Unpredictable World, Dependable Love

Life sucks. Babies die while their parents’ prayers are still warm and fresh, bad boys get the girl and nice guys finish last. So we gaze into the swirling winds and screaming tempests of life and are tempted to give up all hope of deciphering life’s formula. There is no formula, some would have us believe, and they are not without proselytes. Dare we blame them? Quantum mechanics at its basic stumbled-out-of-bed-at-3AM honesty, resignedly preaches that the only guarantee is the caprice of complex and esoteric forces. Moral relativism raises its eyebrows suspiciously at any grand story claiming to explain it all, and with good reason: history is pockmarked with the resounding failures of isms.

Despite all this, humanity stubbornly refuses to give in. The fact that we are outraged by the stillbirths blamed on natural selection’s obsession with survival and sadly wait for the end of the race to applaud the nice guy for trying his best means that deep within us lurks for predictability, for fairness. Hollywood has made millions making us smile at the good boy riding into the sunset with the girl and mourn for murdered innocents. Is this just a vestige of an anomaly overlooked by natural selection? Is our desire for predictable fairness in the face of unpredictable forces and events nothing more than an accident of those very forces and events?

People of (Christian) faith have even tougher nuts to crack… if God is looking out for us, why does He miss so much? How can we defend God when He doesn’t defend us? Some have blamed it all on God, He is all-powerful after all. God has His reasons, we are told, and thus, having no right to question, we are to “only believe”. In other words, God controls EVERYTHING so we are at the mercy of His whims. Whims that may seem unpredictable to our sinful eyes but are really for our own good, provided we are in His good books.

Others have seen it fit to blame it all on the villainous Satan. His diabolical schemes have played out through history. EVERY misfortune is his doing. We are never responsible for anything… when a car that hasn’t seen anything close to maintenance breaks down when everybody is ready to go to church, it is the devil’s fault. You can just picture his devilish hand wiping off lubrication from engine parts and stuffing up the carburetor. The angry wife never meant to beat her husband up, it was that noxious devil! The devil made her do it! Yes, there’s a demon under every stone.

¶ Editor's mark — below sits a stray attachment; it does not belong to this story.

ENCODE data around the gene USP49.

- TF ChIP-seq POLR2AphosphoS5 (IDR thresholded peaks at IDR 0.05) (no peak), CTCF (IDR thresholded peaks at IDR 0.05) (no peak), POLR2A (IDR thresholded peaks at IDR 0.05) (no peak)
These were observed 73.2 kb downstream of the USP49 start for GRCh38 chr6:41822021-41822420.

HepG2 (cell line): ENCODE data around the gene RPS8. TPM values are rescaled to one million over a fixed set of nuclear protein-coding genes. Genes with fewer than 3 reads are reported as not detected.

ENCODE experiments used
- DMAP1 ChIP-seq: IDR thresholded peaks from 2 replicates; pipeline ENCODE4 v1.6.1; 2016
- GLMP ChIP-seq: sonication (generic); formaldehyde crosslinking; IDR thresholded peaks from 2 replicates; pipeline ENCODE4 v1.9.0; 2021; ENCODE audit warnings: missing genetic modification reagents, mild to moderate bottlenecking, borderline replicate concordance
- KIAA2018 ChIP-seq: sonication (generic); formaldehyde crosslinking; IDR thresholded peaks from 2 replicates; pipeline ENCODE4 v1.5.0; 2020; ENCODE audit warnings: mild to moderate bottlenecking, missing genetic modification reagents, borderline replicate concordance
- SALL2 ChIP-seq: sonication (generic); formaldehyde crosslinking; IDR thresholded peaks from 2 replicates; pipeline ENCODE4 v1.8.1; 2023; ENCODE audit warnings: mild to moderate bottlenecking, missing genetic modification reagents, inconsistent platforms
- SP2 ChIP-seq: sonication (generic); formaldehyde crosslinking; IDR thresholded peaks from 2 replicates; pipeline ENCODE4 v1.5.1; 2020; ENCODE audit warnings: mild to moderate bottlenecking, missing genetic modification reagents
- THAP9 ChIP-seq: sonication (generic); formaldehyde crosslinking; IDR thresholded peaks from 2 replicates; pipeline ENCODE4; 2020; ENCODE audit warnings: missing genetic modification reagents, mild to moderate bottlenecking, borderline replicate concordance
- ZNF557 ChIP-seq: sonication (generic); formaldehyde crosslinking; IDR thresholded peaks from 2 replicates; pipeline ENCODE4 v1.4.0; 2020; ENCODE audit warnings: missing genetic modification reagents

Sooner or later, those who prescribe simple solutions to complex problems are forced to blame the victim. God is simply too powerful and good. That must mean you, the sufferer, are to blame. You’ve repelled God with your incessant sinning and that’s why He’s either withdrawn his protection or punished you. Thus, entire belief systems tilt precariously on the line: there’s something wrong with you and YOU must fix it. This approach successfully draws proselytes for two reasons: it produces shame and puts humanity in the driving seat.

Shame is a strong motivator. It made Adam and Eve cover themselves in leaves and hide from God. It drives people to hide behind beauty, fashion, money, luxury and education. Leaves are great as long as they aren’t used to try hiding from our true sinful condition and God. Beauty, fashion, money, luxury and, certainly, education are not intrinsically evil; hiding behind them is.

As powerful as shame is, it isn’t enough to draw converts because the responses to shame are numerous. Offering shameful humanity a chance to personally remedy their situation (all the while feeling no responsibility) is the missing half of the formula. Pray this prayer, Stop doing this and start doing that are big components of the formula. Finally, you feel in control. Finally, you’re no longer at the mercy of cold, unpredictable forces and events… until you meet somebody who’s ticked all the boxes losing everything (Like Job). Then instead of discarding your formula, you try to find a box he hasn’t filled, a task he’s left undone, a prayer he hasn’t prayed.

Eliphaz and his friends actually defended God when they shared in Job’s sorrow. If God is as powerful and wise as we claim to believe, then He doesn’t need us to defend Him in argument (though we need to engage in debate for learning). He needs us to reveal Him in the tears we shed with the mourning and the laughter we share with the rejoicing. It is in doing what is within our ability, not oversimplifying problems, that we reveal God’s love. For God wishes to be revered not for His unlimited power but for His love. It is God’s love that binds His creatures to Him. To be sure, He extends His might to work in the world but that is all done in an atmosphere of deep love.

It is this love that we are to share with the world. Love shared in words, kind and at times, weeping silence will do more to point the world to God than simplistic answers. Dear God, teach us to love!

The religion of the Bible, full of love and goodness, and abounding in compassion, is darkened by superstition and clothed with terror. When we consider in what false colors Satan has painted the character of God, can we wonder that our merciful Creator is feared, dreaded, and even hated? The appalling views of God which have spread over the world from the teachings of the pulpit have made thousands, yes, millions, of skeptics and infidels. {Ellen White, Great Controversy, page 536}


photo credit: ** RCB ** conservation of momentum via photopin (license)